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Measuring the effect of public labor exchange (PLX) referrals and placements in Washington and Oregon (Jacobson & Petta 2000)

Absence of conflict of interest.

Citation

Jacobson, L., & Petta, I. (2000). Measuring the effect of public labor exchange (PLX) referrals and placements in Washington and Oregon (Workforce Security Research Publications 2000–06). Washington, DC: U.S. Department of Labor.

Highlights

  • The study examined the impact of receiving public labor exchange (PLX) job referrals and placements on the duration of Unemployment Insurance (UI) benefit receipt for UI recipients in Oregon and Washington.
  • The authors used statistical models to compare two distinct treatment groups to a comparison group within each state. The treatment groups both received PLX job search assistance, a job referral, and a job offer; one group did not actually work at the position offered while the other did. The comparison group received job search assistance but not PLX job referrals or placements. The authors used data from the Oregon Employment Department and the Washington State Employment Security Department.
  • The study found that individuals in the treatment group tended to receive UI benefits for fewer weeks than individuals in the comparison group; this was a statistically significant difference.
  • The quality of causal evidence presented in this report is low because the authors did not ensure that the groups compared were similar before the intervention. This means we are not confident that the estimated relationships are attributable to PLX job referrals or placements; other factors are likely to have contributed.

Intervention Examined

Other

Features of the Intervention

PLX services were offered as part of the Wagner-Peyser Act of 1933. State employees through federally funded state employment security agencies implemented the PLX services.

PLX services included in-person or over-the-phone job search assistance, workshops, access to resource rooms that provide computers to prepare resumes, phones to communicate with employers, newspaper classifieds, online job boards, and a job and career planning library. Individuals could have identified promising job listings and been referred to a job. Individuals could have then pursued interviews for those jobs, completed the interview process, and received and accepted job offers. An individual was considered to have received a placement if he or she actually worked at the position offered. PLX was available to anyone in the state, and individuals can access these job openings in person or online.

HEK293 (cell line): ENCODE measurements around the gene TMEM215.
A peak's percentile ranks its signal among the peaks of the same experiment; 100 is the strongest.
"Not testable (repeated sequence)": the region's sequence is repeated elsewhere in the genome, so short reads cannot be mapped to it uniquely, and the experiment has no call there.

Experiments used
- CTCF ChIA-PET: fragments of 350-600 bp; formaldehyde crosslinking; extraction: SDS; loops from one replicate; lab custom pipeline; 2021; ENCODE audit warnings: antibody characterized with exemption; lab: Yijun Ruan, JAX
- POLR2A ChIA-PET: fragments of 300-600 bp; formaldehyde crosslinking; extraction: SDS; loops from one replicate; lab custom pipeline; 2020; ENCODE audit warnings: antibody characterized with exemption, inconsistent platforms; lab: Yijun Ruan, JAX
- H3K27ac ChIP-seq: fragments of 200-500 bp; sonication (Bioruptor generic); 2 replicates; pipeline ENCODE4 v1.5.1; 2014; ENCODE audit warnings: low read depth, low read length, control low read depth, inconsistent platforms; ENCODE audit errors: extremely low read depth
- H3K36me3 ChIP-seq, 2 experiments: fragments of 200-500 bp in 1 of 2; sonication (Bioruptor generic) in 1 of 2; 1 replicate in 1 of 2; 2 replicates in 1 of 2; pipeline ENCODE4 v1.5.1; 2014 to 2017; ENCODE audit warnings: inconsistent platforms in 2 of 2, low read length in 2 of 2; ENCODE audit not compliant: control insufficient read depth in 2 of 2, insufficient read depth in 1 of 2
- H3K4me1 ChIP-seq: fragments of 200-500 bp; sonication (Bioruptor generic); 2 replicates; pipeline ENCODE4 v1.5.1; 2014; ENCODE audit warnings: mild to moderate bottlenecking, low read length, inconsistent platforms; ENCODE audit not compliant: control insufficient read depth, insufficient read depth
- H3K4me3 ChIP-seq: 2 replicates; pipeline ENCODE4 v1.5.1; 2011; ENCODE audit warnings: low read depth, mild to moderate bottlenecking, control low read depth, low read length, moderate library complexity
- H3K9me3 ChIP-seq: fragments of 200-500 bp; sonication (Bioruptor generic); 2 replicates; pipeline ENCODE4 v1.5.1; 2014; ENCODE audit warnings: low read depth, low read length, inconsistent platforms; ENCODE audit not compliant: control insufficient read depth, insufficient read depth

In addition to these services, PLX placed requirements on UI claimants to ensure they were seeking employment and offered services to employers, such as listing job openings and hosting job fairs.

Features of the Study

This study is a nonexperimental analysis that included 138,280 unemployment spells among the 58,980 individuals who received UI benefits in Oregon in 1995, and 328,815 unemployment spells among individuals who received UI benefits in Washington between 1987 through 1995. Using data from the Oregon Employment Department and the Washington State Employment Security Department, the authors compared the duration of UI benefit receipt among the unemployment spells of two treatment groups with the duration among the unemployment spells of the comparison group. The treatment group members received PLX job search assistance, a job referral, and a job offer; those in one treatment group did not actually work at the position offered, while those in the other treatment group did. The comparison group members could have received PLX job search services but did not access job listings or receive a referral to a job. In their statistical models, the authors controlled for age, race, gender, and earnings or occupation before the intervention. Individuals could have multiple unemployment spells during the study period, so the analysis included multiple data observations for some individuals. Analysis took place separately by state.

Findings

Benefit receipt

  • Individuals who received PLX job referrals but did not actually work at the position offered tended to receive UI benefits for about one-fifth of a week less in Washington but about two-thirds of a week more in Oregon relative to the comparison group. Individuals who received PLX job placements tended to receive UI benefits for about two weeks less in Oregon and about four weeks less in Washington relative to the comparison group. These were statistically significant differences.

Considerations for Interpreting the Findings

The authors did not account for existing differences between the groups before receiving PLX job referrals and placements. Individuals in each treatment group, all of whom received a job referral and offer, may differ from individuals in the comparison group in unobservable ways. These existing differences between the groups—and not the PLX job referrals or placements—could explain the observed differences in outcomes.

Causal Evidence Rating

The quality of causal evidence presented in this report is low because the authors did not ensure that the groups compared were similar before the intervention. This means we are not confident that the estimated relationships are attributable to PLX job referrals or placements; other factors are likely to have contributed.

Reviewed by CLEAR

October 2018

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